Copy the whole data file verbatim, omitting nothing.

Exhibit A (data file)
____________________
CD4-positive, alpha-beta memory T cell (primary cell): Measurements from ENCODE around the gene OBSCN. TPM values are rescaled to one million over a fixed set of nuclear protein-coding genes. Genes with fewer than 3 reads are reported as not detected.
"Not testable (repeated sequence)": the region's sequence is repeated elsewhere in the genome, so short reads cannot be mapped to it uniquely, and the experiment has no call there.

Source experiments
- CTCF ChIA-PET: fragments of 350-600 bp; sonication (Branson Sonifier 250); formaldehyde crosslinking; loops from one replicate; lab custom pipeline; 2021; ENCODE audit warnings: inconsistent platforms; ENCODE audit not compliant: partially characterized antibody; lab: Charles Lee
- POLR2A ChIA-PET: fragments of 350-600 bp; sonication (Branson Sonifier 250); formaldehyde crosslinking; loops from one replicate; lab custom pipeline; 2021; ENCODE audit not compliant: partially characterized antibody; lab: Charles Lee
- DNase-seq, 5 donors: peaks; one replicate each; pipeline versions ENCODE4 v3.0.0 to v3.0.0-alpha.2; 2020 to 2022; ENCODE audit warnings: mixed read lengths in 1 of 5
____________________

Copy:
CD4-positive, alpha-beta memory T cell (primary cell): Measurements from ENCODE around the gene OBSCN. TPM values are rescaled to one million over a fixed set of nuclear protein-coding genes. Genes with fewer than 3 reads are reported as not detected.
"Not testable (repeated sequence)": the region's sequence is repeated elsewhere in the genome, so short reads cannot be mapped to it uniquely, and the experiment has no call there.

Source experiments
- CTCF ChIA-PET: fragments of 350-600 bp; sonication (Branson Sonifier 250); formaldehyde crosslinking; loops from one replicate; lab custom pipeline; 2021; ENCODE audit warnings: inconsistent platforms; ENCODE audit not compliant: partially characterized antibody; lab: Charles Lee
- POLR2A ChIA-PET: fragments of 350-600 bp; sonication (Branson Sonifier 250); formaldehyde crosslinking; loops from one replicate; lab custom pipeline; 2021; ENCODE audit not compliant: partially characterized antibody; lab: Charles Lee
- DNase-seq, 5 donors: peaks; one replicate each; pipeline versions ENCODE4 v3.0.0 to v3.0.0-alpha.2; 2020 to 2022; ENCODE audit warnings: mixed read lengths in 1 of 5